Norman law refers to the customary law of the Duchy of Normandy which developed between the 10th and 13th centuries and which survives today in the legal systems of Jersey and the other Channel Islands. It grew out of a mingling of Frankish customs and Viking ones after the creation of Normandy as a Norse colony under French rule in 911.
There are traces of Scandinavian law in the customary laws of Normandy. A charter of 1050, listing several pleas before Duke William II, refers to the penalty of banishment as ullac (from Old Norse útlagr). The word was still current in the 12th century, when it was used in the Roman de Rou. Marriage more danico ("in the Danish manner"), that is, without any ecclesiastical ceremony in accordance with old Norse custom, was recognised as legal in Normandy and in the Norman church. The first three dukes of Normandy all practised it.
Scandinavian influence is especially apparent in laws relating to waters. The duke possessed the droit de varech (from Old Danish vrek), the right to all shipwrecks. He also had a monopoly on whale and sturgeon. A similar monopoly belonged to the Danish king in the Jutlandic law of 1241. The Norman Latin terms for whalers (valmanni, from hvalmenn) and whaling station (valseta, from hvalmannasetr) both derive from Old Norse. Likewise, fishing seems to have come under Scandinavian rules. A charter of 1030 uses the term fisigardum (from Old Norse fiskigarðr) for "fisheries", a term also found in the Scanian law of c. 1210.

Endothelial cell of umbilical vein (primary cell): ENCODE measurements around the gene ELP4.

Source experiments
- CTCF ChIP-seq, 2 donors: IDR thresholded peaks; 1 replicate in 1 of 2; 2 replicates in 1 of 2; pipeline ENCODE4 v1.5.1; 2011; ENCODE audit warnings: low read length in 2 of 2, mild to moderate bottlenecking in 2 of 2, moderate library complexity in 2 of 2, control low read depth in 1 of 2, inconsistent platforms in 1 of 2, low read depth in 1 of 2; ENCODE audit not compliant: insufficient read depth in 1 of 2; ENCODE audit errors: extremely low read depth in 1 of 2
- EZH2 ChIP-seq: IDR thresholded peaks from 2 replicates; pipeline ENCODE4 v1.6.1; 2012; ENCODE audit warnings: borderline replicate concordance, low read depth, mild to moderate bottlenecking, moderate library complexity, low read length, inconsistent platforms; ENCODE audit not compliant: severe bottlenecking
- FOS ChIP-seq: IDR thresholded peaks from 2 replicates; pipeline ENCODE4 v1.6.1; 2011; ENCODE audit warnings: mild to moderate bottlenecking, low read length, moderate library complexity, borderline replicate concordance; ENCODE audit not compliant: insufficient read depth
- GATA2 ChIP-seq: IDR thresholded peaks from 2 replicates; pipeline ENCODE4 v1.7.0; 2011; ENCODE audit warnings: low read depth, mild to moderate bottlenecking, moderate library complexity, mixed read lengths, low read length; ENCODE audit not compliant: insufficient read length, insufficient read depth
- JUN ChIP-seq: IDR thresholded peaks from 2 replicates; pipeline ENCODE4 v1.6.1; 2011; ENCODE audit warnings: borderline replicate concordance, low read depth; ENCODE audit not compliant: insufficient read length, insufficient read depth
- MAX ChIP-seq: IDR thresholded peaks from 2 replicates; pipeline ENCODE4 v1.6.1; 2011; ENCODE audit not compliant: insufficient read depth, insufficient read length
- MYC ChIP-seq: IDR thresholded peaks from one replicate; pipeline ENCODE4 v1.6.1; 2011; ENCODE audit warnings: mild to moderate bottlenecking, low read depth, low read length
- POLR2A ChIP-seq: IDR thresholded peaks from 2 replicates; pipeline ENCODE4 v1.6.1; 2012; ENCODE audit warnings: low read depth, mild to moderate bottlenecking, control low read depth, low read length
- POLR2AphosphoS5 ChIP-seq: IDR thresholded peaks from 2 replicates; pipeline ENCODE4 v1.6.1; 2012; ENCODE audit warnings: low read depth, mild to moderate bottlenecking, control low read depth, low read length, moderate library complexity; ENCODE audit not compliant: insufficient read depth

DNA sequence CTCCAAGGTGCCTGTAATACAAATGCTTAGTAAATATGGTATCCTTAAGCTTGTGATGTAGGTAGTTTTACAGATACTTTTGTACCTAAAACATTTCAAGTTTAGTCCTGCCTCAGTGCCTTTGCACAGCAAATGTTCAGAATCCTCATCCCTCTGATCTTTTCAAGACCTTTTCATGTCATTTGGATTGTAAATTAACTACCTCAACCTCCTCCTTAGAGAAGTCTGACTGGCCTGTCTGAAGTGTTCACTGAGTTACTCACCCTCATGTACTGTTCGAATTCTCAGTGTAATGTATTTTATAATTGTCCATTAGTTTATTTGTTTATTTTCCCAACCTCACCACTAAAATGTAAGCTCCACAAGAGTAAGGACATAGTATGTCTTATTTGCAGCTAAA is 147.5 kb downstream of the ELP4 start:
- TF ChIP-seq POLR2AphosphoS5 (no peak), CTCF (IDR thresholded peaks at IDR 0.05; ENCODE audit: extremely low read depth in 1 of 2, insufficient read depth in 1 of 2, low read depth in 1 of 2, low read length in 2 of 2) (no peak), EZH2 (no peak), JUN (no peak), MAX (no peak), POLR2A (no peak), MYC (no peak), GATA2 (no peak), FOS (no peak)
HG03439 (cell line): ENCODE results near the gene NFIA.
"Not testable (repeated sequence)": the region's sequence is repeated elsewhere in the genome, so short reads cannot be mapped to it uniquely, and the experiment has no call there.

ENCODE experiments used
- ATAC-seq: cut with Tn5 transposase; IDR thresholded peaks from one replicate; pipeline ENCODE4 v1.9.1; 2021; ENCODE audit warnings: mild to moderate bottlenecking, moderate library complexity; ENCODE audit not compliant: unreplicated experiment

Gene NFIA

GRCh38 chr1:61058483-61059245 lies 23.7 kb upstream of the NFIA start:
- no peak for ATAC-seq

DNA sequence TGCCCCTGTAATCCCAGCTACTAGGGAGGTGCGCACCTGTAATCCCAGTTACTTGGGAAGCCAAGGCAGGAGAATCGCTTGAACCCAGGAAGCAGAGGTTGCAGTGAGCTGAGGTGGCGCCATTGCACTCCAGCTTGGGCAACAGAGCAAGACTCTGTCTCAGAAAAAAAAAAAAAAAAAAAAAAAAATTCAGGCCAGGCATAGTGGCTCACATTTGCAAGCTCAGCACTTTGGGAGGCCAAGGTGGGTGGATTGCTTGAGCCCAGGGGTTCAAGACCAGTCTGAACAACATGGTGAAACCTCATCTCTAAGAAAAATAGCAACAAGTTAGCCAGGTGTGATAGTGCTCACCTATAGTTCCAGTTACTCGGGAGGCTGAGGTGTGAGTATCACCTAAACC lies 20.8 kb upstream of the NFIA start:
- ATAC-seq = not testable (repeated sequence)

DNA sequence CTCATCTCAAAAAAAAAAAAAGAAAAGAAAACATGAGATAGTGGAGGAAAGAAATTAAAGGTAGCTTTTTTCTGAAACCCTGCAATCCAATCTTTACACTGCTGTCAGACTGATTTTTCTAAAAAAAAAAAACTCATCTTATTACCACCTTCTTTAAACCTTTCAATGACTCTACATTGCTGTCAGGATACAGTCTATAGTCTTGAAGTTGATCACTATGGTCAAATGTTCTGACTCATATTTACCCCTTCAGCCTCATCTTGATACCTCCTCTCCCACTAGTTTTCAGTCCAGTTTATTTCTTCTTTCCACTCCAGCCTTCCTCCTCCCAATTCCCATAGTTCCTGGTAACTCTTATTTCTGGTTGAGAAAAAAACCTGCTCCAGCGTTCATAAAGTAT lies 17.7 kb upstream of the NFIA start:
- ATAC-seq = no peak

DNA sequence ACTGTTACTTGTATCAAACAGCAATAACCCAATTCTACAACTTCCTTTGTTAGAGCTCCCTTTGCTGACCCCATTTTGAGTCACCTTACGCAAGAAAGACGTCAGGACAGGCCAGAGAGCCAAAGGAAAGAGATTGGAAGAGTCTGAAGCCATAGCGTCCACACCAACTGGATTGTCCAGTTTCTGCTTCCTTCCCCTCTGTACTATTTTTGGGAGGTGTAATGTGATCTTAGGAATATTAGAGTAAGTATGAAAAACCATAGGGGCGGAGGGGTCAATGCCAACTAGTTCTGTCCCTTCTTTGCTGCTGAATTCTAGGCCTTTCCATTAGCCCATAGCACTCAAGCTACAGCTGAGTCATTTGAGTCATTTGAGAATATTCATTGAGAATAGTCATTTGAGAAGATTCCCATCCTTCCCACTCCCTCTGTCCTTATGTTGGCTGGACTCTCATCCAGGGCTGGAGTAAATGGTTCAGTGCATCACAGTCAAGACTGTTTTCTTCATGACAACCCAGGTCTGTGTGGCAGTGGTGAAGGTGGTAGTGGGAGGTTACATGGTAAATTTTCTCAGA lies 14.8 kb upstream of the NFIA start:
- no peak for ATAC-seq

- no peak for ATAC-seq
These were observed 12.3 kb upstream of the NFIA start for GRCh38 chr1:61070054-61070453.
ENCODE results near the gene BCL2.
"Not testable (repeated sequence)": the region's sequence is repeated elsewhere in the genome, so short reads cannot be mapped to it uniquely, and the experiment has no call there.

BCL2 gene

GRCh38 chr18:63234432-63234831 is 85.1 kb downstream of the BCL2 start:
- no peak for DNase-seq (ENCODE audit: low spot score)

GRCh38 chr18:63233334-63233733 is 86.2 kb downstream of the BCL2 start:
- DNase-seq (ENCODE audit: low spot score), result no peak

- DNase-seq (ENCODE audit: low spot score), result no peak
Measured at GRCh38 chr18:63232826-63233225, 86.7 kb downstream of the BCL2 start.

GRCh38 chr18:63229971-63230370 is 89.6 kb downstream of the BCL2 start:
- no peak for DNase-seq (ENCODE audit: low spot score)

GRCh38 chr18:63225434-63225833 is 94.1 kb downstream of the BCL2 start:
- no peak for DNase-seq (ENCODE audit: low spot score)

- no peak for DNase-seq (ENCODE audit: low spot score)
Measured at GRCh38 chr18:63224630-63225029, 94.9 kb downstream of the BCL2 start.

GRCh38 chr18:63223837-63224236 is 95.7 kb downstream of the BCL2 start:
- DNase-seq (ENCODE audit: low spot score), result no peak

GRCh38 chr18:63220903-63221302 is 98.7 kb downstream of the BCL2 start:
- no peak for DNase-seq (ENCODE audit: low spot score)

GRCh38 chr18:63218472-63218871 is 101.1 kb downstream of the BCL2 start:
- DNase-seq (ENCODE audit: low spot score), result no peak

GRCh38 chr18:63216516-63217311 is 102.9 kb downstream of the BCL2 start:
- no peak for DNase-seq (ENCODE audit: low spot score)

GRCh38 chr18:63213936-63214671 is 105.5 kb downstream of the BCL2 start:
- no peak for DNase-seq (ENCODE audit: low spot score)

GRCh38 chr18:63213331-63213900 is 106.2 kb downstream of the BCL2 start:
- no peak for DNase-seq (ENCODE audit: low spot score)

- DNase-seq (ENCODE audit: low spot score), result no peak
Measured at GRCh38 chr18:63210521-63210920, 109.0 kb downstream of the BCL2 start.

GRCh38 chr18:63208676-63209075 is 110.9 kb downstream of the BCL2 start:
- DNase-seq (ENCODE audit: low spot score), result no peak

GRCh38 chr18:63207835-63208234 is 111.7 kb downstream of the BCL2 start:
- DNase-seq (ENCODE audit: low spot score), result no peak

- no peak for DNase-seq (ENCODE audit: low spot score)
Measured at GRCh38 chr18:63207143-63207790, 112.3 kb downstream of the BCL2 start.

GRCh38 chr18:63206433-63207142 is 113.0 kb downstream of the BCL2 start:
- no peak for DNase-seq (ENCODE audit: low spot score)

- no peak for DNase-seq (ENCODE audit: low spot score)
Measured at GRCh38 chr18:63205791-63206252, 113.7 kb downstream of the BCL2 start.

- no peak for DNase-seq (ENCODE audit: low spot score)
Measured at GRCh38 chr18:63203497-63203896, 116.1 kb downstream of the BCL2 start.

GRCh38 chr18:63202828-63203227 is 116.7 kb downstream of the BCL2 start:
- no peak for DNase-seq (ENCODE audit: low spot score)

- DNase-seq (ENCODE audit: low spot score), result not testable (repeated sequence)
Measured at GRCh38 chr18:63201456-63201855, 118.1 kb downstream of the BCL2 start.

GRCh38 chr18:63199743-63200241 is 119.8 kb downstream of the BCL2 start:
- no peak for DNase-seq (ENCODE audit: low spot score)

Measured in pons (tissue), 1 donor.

Norman customary law was first written down in two customaries in Latin by two judges for use by them and their colleagues: the Très ancien coutumier (Very ancient customary) authored between 1200 and 1245; and the Grand coutumier de Normandie (Great customary of Normandy, originally Summa de legibus Normanniae in curia laïcali) authored between 1235 and 1245.
The Channel Islands remained part of the Duchy of Normandy until 1204 when King Philip II Augustus of France conquered the duchy from King John of England. The islands remained in the personal possession of the King of England and were described as being a Peculiar of the Crown. They retained the Norman customary law and developed it in parallel with continental Normandy and France, albeit with different evolutions.
Norman Customary law continued to develop in Jersey, Guernsey and Normandy in parallel but not with identical developments. ... It is thus with the sanction of local and Norman commentators on the Norman Coutume that Jersey law looks to mainstream civil law for its law of contract. In practice, when looking at mainstream civil law for the purposes of contract, it means looking to Pothier, the well-known jurist of the 19th century who wrote on the Coutume d'Orleans.